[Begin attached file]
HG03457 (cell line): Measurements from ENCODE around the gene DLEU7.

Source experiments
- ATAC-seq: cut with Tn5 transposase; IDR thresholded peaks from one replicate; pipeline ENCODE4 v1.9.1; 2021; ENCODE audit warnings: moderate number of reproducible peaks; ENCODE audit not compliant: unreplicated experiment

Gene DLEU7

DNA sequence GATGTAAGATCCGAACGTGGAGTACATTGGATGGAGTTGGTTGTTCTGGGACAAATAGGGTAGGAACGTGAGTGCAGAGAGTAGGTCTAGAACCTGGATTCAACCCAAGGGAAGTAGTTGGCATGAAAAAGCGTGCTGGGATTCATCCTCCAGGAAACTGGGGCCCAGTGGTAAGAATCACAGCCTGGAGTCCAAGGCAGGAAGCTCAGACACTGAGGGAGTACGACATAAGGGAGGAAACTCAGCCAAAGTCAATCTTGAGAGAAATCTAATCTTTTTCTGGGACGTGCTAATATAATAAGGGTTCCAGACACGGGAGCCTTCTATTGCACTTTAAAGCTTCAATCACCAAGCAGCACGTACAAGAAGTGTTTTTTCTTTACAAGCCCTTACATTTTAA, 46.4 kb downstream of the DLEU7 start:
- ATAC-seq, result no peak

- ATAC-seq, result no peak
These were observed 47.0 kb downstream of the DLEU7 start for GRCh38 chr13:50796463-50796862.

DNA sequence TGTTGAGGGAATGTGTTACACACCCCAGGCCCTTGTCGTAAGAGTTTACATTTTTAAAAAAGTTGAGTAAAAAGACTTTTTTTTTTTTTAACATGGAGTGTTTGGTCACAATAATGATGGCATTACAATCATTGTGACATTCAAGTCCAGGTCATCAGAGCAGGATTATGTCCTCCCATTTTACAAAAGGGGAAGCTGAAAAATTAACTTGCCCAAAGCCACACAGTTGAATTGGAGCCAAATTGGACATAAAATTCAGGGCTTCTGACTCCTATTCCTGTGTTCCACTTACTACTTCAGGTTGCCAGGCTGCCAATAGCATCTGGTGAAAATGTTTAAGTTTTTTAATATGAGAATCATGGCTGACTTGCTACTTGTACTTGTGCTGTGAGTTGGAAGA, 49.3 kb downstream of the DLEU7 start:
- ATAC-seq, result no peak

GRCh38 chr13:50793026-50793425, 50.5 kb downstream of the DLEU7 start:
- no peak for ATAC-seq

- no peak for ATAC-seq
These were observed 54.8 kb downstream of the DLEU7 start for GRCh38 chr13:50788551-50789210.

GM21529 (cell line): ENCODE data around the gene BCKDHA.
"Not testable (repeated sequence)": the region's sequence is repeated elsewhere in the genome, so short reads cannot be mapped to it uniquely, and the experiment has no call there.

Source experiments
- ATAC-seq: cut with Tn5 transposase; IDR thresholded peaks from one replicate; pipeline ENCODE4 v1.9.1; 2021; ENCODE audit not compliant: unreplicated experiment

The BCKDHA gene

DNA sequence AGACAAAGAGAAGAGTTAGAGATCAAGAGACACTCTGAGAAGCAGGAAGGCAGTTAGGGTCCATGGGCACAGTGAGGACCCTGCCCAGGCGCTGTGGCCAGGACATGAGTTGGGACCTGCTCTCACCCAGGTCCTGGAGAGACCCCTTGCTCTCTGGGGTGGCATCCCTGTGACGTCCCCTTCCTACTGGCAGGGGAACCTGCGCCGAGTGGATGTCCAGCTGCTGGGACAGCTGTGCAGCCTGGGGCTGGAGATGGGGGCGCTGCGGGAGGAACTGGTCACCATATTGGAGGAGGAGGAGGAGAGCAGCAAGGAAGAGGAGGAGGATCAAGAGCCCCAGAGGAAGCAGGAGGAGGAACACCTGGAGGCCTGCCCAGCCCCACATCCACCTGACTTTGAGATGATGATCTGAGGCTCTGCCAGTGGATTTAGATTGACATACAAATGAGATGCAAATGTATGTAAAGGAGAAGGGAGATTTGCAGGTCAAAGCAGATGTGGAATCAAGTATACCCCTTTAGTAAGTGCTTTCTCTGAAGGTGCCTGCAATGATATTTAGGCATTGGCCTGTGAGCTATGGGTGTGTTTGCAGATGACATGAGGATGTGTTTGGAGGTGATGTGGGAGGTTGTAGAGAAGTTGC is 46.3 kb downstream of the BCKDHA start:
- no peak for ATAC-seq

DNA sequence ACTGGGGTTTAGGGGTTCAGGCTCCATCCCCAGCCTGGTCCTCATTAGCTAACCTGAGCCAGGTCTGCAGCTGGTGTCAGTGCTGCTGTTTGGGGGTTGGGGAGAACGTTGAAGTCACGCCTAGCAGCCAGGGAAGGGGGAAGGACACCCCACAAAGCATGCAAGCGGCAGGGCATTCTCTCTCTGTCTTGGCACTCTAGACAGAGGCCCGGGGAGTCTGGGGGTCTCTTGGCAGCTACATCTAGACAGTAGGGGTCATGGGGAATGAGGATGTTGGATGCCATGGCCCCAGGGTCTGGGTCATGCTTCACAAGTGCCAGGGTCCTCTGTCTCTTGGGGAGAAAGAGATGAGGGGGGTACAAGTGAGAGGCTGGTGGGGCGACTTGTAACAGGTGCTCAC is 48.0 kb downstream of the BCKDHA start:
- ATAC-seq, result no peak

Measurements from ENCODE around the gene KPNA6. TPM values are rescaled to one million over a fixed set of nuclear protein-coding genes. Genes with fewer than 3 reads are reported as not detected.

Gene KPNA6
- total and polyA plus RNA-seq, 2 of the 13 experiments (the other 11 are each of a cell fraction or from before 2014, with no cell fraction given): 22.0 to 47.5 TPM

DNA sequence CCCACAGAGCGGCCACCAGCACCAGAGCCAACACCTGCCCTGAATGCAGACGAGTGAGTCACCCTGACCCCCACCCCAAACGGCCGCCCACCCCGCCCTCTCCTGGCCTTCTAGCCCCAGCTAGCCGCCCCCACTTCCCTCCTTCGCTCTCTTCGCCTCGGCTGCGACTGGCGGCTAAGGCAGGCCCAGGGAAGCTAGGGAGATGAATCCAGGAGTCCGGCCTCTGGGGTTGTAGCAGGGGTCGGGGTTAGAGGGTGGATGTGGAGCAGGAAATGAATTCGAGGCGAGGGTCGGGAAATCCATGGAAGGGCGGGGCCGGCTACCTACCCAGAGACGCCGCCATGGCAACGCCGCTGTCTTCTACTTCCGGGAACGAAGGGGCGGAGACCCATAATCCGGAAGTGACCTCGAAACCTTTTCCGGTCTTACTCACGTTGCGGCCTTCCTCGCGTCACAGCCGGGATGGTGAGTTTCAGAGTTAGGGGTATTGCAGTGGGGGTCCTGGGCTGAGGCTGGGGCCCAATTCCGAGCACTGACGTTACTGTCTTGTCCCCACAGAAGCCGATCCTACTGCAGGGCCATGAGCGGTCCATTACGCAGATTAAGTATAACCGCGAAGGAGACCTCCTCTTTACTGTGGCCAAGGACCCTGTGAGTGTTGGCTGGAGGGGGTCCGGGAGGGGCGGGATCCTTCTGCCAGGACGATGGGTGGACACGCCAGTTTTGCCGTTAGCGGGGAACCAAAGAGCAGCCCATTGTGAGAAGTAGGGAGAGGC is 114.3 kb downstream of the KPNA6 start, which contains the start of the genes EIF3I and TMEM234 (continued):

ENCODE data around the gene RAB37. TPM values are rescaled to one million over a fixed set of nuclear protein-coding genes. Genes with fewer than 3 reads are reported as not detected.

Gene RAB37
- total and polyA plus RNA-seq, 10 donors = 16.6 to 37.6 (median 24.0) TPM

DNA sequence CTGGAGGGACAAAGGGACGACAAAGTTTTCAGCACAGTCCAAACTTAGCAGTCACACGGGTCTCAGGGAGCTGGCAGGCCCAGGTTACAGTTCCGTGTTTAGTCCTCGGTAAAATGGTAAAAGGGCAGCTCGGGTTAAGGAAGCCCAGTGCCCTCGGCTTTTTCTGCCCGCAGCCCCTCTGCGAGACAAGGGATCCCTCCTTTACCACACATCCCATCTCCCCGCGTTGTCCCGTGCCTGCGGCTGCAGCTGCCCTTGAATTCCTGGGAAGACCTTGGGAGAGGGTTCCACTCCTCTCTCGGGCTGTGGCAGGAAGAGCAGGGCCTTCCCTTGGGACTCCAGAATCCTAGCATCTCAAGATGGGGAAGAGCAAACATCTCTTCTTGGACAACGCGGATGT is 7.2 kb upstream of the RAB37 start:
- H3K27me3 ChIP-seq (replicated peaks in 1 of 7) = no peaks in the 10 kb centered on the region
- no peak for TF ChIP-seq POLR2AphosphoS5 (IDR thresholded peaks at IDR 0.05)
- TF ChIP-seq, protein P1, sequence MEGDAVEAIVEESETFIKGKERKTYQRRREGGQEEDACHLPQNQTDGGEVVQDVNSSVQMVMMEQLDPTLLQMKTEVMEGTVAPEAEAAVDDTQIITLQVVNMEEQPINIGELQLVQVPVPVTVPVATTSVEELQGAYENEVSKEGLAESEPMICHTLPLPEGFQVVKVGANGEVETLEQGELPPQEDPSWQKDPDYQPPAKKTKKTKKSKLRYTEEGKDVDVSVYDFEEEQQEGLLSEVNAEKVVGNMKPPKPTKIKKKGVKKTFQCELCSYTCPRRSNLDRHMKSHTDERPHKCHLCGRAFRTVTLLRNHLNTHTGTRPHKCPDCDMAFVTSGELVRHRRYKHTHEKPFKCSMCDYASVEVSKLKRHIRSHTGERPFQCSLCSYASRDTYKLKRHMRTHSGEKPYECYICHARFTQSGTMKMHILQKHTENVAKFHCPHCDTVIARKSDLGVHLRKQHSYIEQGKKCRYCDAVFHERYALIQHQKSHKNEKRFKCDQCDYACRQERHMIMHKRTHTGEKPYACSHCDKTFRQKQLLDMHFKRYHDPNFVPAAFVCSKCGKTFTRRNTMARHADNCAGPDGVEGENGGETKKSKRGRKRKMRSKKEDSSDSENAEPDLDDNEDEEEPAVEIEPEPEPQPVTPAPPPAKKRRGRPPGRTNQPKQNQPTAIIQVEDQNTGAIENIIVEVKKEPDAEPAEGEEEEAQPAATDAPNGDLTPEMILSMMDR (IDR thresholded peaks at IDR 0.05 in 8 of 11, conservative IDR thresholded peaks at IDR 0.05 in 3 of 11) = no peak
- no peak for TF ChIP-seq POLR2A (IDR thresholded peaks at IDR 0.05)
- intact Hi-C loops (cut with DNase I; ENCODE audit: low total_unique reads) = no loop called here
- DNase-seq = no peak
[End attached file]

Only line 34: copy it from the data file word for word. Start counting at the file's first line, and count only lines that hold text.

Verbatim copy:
- TF ChIP-seq, protein P1, sequence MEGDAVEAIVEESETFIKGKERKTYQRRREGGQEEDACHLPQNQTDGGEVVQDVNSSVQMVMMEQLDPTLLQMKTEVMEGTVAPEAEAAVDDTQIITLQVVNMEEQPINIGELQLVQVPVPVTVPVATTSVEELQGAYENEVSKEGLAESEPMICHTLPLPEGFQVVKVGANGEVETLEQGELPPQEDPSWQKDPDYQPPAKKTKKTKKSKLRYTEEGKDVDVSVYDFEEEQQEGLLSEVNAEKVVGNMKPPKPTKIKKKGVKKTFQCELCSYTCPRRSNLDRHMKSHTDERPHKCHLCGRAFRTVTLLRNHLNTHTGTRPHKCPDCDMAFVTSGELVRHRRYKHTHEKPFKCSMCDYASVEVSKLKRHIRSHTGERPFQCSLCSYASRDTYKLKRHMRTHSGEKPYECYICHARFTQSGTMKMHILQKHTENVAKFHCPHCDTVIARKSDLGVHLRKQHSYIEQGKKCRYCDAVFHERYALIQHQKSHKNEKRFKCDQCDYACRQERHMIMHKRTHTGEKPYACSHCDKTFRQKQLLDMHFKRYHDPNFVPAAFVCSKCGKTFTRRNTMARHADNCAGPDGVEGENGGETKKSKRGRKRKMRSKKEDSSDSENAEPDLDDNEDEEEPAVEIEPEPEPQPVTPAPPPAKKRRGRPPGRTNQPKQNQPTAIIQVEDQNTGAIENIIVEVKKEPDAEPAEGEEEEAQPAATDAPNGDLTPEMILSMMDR (IDR thresholded peaks at IDR 0.05 in 8 of 11, conservative IDR thresholded peaks at IDR 0.05 in 3 of 11) = no peak